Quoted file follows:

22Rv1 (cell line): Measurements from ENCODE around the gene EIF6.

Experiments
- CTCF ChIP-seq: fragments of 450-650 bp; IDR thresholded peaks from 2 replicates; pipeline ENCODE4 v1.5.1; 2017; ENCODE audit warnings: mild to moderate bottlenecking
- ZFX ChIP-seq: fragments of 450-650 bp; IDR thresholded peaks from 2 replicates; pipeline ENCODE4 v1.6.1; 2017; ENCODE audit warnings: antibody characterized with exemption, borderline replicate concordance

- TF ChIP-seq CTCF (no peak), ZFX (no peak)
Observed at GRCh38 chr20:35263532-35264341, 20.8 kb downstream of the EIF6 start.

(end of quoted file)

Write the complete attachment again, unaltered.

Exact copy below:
22Rv1 (cell line): Measurements from ENCODE around the gene EIF6.

Experiments
- CTCF ChIP-seq: fragments of 450-650 bp; IDR thresholded peaks from 2 replicates; pipeline ENCODE4 v1.5.1; 2017; ENCODE audit warnings: mild to moderate bottlenecking
- ZFX ChIP-seq: fragments of 450-650 bp; IDR thresholded peaks from 2 replicates; pipeline ENCODE4 v1.6.1; 2017; ENCODE audit warnings: antibody characterized with exemption, borderline replicate concordance

- TF ChIP-seq CTCF (no peak), ZFX (no peak)
Observed at GRCh38 chr20:35263532-35264341, 20.8 kb downstream of the EIF6 start.